5. I attended the event, and it was just fine. Nobody was fussy about whether it was “pure vintage computing” or not, or the relative age of one computer versus another. There wasn’t much interest in last-decade computing. As for the premise that such events ended in the 1990’s? No. no. In the last 15 years, hamfests have been in decline and certainly were not what they once were by volume. And there’s no modern-computer sales events anymore. But hamfests which include computing, have stabilized in recent years to regional / state events of modest size. “ebay” has not replaced such events! And there’s several vintage-computing gatherings a year in the USA; plus local gatherings sponsored by local vendors, private museums, or clubs. Of course all these events were on hold in 2020. They are likely to come back in 2021, as CDC guidelines will not discourage small scale (hundreds) outdoor events in the coming months. Where are these? Check the ARRL Web site for amateur radio hamfests; Web search will find regional events, or events sponsored by private groups.

  6. While I’ve been to ham radio swap meets which cater to a similar crowd, I’ve really missed the computer swap meet. I’m hoping that going forward they continue this event, as well as the normal VCF events.

  7. Hello everyone,
    I’m the main organizer for this event. It is great that Hackaday was around to interview. We have always had a great relationship with them. I would love to have greeted the reporter. I had no idea that he was there.
    Some clarifications and comments:

    * We were very happy that the weather cooperated and it was good weather!

    * We too were very happy to have a gathering in a safer environment (outside with masks). It was a mini reunion of sorts where I met up with people that I see once a year and some as much as 4 years have passed. Nice to see friends and acquaintances.

    * Our first VCF Swap Meet was November 7, 2020. We had done advertising late for that one because we only got permission from the township three weeks before the event. Despite this we had a decent turnout of about 20 vendors and maybe 100 to 150 people buying. We learned a lot from that experience.

    * Our second swap meet on April 24, 2021 we were able to do extensive advertising much earlier and more broadly. This time we also invited Ham Radio, Antique Radio, Antique TVs and general electronic parts. There is a lot of cross interest in these hobbyists, so it only further increases not only vendors, but buyers as well.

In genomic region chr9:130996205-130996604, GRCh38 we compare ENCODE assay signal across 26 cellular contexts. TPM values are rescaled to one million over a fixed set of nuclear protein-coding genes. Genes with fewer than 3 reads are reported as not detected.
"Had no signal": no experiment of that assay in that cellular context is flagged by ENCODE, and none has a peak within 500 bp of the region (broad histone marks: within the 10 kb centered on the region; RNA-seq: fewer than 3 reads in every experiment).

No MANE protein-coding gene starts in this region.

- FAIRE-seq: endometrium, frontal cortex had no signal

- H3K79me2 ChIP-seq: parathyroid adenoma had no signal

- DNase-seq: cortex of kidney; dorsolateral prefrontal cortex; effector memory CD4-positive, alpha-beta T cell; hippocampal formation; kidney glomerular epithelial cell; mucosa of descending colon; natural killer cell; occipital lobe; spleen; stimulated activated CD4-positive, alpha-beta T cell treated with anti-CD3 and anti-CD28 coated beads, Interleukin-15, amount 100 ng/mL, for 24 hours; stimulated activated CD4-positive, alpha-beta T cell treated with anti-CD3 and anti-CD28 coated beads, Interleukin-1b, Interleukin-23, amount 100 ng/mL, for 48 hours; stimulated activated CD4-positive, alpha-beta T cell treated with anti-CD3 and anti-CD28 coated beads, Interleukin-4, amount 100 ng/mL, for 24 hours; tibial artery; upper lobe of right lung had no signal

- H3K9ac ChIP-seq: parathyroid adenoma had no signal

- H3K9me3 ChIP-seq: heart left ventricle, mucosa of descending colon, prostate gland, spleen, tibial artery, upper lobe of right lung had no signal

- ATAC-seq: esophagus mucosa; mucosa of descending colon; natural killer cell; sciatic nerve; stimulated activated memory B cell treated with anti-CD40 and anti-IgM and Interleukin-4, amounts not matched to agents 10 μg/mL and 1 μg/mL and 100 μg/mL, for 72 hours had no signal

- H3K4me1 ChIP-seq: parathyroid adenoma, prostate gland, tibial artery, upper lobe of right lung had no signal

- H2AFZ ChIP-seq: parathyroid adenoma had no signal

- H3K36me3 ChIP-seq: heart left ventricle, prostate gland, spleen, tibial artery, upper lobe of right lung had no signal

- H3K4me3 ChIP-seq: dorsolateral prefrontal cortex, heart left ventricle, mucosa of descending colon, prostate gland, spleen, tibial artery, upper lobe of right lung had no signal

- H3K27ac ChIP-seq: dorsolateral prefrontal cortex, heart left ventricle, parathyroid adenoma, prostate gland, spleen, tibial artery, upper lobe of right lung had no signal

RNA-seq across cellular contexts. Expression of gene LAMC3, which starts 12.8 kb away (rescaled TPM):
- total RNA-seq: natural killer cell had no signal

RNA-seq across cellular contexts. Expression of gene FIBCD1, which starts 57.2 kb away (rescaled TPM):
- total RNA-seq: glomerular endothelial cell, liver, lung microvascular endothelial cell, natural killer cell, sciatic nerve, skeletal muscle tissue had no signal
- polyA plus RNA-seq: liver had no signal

* Everyone has a different definition of “vintage computer”. For some that goal post is anything older than 25 years old. For VCF we set the date as anything before 1995.

    * At this past swap meet we had 3 times the number of vendors, spaces and buyers. We got some extra buyers by serendipity because of a furniture sale across the street by Selective Seconds, a charity organization selling used furniture.

    * Our VCF table was fully setup by 7AM as vendors started coming in.

    * Vintage Computer Festival East is scheduled for October 8, 9, 10. We are hoping that it will be in person. I will make a call by August 8 whether it will stay in-person or go virtual. We will have the usual consignment area. We have lots of great speakers lined up and will be asking for exhibitor registration within the next two weeks. Updates will be here:

    * Vintage Computer Festival West is scheduled for August 7 & 8. The Computer History Museum is scheduled to re-open in July, so we are hoping that conditions permit us to have a full in-person show by that time. Updates will be here:

      1. Thanks Jeffrey! I’m really excited to visit.

        FYI – I made the above comment based on the blog post you linked in your username. Last post communicates April 24th ‘21.

        1. It seems that there is some confusion. VCF East is our Festival that we have once a year. The VCF Swap Meet is a separate event. It seems that some people are conflating the two events. They are separate events. VCF East was originally scheduled for April 2021, but we postponed it to October 2021. We decided to do our swap meet in April *instead* of VCF East. Make sense?

          1. Jeffrey –

            Makes perfect sense. Thanks for clearing this up to someone who’s new to your organization.

            Also – I immensely appreciate that you took the time to reply and follow up. Thank you :)

  8. Damn I wish we had such even here in Chile. The market that had vintage computers has been closed for nearly a year due the virus situation and had less and less used computers and more phone repair and accessory shops sadly.

  9. The regional hamfest and flea were planning this format for May this year in the agricultural fairgrounds, when it’s usually an indoor event in Feb. But I think it has been postponed again, as we’re in lockdown into May.

    I don’t wanna see these type of events devolve into “vendor shows” full of tupperware, leggings and candles, but I like to come across a computer guy and an arduino guy at a ham flea.

    1. At the hamfests here in New Jersey
      there is / was a guy by the name of Jeff G.
      that sold Arduino and raspberry pie stuff, peripherals, programming etc.
      He also sold these at at the computer shows but the hamfest was his niche.
      Unfortunately he moved and is no longer in New Jersey.